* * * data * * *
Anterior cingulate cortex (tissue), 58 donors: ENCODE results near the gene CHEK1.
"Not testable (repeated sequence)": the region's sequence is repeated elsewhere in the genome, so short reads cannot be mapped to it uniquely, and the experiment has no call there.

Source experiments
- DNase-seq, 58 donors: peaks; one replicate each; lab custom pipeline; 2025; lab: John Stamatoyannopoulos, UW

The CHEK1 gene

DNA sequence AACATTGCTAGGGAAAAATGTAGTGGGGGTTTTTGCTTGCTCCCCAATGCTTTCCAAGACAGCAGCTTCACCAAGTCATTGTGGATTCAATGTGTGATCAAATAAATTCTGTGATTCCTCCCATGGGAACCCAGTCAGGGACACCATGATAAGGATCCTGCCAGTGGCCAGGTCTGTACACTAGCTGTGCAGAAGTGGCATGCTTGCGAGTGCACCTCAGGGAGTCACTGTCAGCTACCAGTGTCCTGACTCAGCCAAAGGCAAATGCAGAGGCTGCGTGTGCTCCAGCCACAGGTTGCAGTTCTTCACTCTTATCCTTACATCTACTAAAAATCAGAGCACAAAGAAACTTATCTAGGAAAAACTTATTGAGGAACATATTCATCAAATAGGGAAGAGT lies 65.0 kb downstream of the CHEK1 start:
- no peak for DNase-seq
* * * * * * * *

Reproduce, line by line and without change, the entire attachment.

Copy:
Anterior cingulate cortex (tissue), 58 donors: ENCODE results near the gene CHEK1.
"Not testable (repeated sequence)": the region's sequence is repeated elsewhere in the genome, so short reads cannot be mapped to it uniquely, and the experiment has no call there.

Source experiments
- DNase-seq, 58 donors: peaks; one replicate each; lab custom pipeline; 2025; lab: John Stamatoyannopoulos, UW

The CHEK1 gene

DNA sequence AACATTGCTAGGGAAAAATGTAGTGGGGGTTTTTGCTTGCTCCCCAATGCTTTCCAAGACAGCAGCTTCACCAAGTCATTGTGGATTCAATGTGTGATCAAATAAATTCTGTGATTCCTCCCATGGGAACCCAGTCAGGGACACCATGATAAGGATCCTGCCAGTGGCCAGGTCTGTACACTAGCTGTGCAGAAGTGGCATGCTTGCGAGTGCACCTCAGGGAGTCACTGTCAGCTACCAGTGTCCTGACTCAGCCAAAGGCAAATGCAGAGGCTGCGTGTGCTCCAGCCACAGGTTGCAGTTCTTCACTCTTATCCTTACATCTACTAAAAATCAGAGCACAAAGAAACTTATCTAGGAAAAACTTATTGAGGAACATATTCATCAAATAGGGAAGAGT lies 65.0 kb downstream of the CHEK1 start:
- no peak for DNase-seq